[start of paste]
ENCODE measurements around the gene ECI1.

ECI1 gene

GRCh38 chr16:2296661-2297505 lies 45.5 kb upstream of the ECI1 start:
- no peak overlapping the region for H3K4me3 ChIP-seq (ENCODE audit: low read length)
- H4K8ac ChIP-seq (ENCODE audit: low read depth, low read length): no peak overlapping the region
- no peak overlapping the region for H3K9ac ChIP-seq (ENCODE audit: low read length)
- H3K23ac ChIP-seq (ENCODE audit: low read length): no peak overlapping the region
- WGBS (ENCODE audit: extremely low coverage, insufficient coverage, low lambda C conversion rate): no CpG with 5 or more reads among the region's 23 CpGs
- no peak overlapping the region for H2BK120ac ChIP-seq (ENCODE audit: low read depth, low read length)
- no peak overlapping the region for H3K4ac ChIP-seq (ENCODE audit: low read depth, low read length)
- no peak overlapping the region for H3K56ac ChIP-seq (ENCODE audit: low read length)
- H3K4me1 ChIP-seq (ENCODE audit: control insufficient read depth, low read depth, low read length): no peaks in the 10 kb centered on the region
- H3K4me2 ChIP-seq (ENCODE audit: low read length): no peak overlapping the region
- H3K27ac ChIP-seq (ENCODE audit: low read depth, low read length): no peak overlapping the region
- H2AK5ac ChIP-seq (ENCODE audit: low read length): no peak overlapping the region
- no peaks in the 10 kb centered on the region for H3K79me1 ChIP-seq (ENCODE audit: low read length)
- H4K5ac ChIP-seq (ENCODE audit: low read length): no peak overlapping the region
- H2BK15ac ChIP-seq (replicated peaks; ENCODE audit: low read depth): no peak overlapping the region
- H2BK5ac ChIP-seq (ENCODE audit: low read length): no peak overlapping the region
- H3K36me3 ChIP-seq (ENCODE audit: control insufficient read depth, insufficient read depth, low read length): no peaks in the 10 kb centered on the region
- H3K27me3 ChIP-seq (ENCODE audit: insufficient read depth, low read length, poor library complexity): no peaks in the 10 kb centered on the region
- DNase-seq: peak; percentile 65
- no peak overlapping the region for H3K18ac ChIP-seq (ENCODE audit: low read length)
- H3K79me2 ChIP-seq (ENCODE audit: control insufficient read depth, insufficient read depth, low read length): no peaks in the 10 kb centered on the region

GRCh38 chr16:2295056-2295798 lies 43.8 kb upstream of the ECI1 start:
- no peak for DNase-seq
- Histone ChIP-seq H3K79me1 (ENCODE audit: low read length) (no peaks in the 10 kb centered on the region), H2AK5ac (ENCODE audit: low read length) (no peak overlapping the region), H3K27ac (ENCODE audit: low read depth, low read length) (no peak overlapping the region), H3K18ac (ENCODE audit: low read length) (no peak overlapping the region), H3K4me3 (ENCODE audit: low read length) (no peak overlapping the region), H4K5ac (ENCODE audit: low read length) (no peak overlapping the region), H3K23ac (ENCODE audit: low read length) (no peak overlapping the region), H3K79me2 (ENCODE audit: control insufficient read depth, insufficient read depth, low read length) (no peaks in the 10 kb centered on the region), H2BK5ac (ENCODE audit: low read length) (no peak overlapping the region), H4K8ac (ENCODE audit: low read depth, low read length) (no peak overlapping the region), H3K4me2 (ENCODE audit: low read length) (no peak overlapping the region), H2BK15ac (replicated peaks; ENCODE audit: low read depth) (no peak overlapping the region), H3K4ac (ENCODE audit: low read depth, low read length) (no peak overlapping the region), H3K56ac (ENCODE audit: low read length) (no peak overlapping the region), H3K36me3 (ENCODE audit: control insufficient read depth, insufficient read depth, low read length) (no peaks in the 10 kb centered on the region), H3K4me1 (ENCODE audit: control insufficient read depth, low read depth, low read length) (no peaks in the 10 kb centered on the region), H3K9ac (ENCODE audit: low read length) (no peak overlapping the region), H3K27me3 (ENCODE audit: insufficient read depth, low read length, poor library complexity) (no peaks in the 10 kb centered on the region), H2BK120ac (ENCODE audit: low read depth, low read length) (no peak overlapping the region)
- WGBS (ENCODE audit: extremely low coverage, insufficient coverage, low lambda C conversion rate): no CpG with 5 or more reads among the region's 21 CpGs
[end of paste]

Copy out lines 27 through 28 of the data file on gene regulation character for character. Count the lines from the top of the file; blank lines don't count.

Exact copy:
- Histone ChIP-seq H3K79me1 (ENCODE audit: low read length) (no peaks in the 10 kb centered on the region), H2AK5ac (ENCODE audit: low read length) (no peak overlapping the region), H3K27ac (ENCODE audit: low read depth, low read length) (no peak overlapping the region), H3K18ac (ENCODE audit: low read length) (no peak overlapping the region), H3K4me3 (ENCODE audit: low read length) (no peak overlapping the region), H4K5ac (ENCODE audit: low read length) (no peak overlapping the region), H3K23ac (ENCODE audit: low read length) (no peak overlapping the region), H3K79me2 (ENCODE audit: control insufficient read depth, insufficient read depth, low read length) (no peaks in the 10 kb centered on the region), H2BK5ac (ENCODE audit: low read length) (no peak overlapping the region), H4K8ac (ENCODE audit: low read depth, low read length) (no peak overlapping the region), H3K4me2 (ENCODE audit: low read length) (no peak overlapping the region), H2BK15ac (replicated peaks; ENCODE audit: low read depth) (no peak overlapping the region), H3K4ac (ENCODE audit: low read depth, low read length) (no peak overlapping the region), H3K56ac (ENCODE audit: low read length) (no peak overlapping the region), H3K36me3 (ENCODE audit: control insufficient read depth, insufficient read depth, low read length) (no peaks in the 10 kb centered on the region), H3K4me1 (ENCODE audit: control insufficient read depth, low read depth, low read length) (no peaks in the 10 kb centered on the region), H3K9ac (ENCODE audit: low read length) (no peak overlapping the region), H3K27me3 (ENCODE audit: insufficient read depth, low read length, poor library complexity) (no peaks in the 10 kb centered on the region), H2BK120ac (ENCODE audit: low read depth, low read length) (no peak overlapping the region)
- WGBS (ENCODE audit: extremely low coverage, insufficient coverage, low lambda C conversion rate): no CpG with 5 or more reads among the region's 21 CpGs